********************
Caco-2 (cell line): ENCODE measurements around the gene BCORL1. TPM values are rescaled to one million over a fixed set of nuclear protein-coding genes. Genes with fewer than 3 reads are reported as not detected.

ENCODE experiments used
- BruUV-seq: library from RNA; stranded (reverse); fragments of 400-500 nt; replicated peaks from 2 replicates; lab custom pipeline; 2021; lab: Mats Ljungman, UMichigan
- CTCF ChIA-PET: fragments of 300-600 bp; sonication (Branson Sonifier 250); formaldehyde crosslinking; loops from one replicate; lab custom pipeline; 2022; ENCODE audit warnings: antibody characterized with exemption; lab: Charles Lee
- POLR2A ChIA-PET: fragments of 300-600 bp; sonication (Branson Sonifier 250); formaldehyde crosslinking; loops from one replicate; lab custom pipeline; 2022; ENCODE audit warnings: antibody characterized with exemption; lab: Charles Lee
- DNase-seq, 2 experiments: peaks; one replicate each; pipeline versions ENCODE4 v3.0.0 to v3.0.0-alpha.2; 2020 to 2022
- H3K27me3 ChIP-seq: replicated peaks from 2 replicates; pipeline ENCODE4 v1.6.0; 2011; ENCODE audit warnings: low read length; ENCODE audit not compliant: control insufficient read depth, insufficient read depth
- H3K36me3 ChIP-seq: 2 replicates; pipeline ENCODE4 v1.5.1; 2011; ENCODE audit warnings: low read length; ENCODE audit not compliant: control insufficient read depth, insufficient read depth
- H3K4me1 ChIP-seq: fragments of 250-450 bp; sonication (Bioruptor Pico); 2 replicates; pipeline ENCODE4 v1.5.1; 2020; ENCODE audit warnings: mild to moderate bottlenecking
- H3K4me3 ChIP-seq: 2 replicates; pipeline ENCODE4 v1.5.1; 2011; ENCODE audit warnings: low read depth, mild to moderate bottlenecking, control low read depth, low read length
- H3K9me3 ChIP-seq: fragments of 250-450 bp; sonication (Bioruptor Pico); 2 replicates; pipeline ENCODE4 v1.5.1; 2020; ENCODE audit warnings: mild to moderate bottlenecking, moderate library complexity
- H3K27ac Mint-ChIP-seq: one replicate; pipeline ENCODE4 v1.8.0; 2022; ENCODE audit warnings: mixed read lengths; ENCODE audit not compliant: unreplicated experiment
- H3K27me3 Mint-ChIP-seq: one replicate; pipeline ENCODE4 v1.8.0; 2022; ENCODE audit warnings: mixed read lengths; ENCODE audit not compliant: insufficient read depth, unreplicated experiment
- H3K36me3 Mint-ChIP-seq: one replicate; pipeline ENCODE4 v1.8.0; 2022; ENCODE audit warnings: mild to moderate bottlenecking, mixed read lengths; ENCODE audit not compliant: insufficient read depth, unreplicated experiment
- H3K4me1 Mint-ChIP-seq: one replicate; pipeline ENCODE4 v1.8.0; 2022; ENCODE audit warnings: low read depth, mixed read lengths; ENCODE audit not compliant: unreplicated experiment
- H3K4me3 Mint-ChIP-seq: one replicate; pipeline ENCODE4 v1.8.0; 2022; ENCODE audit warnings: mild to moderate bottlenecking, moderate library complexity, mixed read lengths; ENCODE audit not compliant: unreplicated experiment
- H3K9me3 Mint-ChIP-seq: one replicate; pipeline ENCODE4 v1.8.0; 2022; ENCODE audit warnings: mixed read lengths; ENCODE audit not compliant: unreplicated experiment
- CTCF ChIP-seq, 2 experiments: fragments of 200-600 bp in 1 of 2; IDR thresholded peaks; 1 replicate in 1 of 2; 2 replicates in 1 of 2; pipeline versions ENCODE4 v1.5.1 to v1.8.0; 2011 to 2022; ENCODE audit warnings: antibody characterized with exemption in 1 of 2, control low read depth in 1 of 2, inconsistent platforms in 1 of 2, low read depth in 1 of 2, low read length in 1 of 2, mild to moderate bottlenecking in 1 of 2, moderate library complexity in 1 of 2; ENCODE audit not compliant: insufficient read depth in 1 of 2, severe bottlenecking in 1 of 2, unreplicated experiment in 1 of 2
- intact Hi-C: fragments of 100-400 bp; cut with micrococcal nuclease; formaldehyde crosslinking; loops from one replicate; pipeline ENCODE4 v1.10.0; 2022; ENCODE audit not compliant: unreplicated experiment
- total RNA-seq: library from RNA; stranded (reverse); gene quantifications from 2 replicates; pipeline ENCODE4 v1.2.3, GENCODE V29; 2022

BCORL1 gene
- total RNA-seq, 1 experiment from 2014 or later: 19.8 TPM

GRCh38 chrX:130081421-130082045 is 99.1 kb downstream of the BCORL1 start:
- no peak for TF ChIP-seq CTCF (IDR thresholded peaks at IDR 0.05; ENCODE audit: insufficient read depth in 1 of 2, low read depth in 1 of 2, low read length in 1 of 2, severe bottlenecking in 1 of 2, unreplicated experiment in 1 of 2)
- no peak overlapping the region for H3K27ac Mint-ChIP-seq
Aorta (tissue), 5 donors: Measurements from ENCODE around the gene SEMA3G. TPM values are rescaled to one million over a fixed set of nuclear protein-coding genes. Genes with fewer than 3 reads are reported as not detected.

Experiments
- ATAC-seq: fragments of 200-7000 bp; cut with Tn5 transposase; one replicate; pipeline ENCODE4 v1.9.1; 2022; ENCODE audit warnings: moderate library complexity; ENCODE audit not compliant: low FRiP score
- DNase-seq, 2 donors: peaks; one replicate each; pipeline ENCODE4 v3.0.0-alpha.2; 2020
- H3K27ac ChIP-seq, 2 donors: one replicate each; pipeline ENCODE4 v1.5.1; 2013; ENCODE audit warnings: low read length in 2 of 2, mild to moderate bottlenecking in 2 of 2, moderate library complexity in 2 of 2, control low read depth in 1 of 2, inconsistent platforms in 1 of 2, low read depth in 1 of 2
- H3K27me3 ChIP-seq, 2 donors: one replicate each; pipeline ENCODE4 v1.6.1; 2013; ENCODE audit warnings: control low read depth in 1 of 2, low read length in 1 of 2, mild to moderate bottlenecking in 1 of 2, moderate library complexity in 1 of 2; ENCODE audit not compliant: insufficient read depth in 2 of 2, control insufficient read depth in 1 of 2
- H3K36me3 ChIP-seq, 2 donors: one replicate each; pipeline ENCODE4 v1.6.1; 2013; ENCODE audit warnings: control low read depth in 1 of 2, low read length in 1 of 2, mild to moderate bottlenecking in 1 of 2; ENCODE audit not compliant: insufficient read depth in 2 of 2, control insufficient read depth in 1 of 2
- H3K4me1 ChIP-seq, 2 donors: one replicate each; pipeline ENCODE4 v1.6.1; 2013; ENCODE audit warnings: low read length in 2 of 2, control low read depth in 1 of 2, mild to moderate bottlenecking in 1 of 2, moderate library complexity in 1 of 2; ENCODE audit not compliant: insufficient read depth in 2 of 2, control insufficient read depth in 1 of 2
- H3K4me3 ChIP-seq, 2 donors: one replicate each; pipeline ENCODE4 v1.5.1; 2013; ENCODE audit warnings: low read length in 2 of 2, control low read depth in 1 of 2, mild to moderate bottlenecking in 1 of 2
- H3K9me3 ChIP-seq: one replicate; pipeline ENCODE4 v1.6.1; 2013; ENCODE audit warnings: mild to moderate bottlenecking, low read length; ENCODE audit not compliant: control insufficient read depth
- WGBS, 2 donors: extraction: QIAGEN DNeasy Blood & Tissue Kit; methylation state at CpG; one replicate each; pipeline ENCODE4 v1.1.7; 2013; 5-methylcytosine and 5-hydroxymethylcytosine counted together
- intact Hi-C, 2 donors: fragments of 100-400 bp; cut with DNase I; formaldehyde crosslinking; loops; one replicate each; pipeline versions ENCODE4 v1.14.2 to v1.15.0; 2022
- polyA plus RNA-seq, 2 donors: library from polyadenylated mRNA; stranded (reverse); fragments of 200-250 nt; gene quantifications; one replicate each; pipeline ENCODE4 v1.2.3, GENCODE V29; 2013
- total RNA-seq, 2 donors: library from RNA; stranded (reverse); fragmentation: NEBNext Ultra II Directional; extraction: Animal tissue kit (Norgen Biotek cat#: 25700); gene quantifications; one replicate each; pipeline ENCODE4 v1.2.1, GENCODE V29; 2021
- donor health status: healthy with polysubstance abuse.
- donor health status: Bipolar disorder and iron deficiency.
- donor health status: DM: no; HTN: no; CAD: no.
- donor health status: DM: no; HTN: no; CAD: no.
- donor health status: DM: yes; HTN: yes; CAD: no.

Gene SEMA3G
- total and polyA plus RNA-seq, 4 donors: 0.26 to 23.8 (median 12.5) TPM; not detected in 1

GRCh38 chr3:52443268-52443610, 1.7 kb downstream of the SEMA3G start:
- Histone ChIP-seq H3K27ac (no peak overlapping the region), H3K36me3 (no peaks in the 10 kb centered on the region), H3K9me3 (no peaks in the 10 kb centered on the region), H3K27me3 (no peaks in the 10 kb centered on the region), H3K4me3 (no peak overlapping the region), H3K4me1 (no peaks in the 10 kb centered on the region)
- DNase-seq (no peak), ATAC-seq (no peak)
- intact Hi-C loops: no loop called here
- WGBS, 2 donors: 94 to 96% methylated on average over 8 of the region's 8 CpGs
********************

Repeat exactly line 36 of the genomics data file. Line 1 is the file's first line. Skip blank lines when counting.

- WGBS, 2 donors: extraction: QIAGEN DNeasy Blood & Tissue Kit; methylation state at CpG; one replicate each; pipeline ENCODE4 v1.1.7; 2013; 5-methylcytosine and 5-hydroxymethylcytosine counted together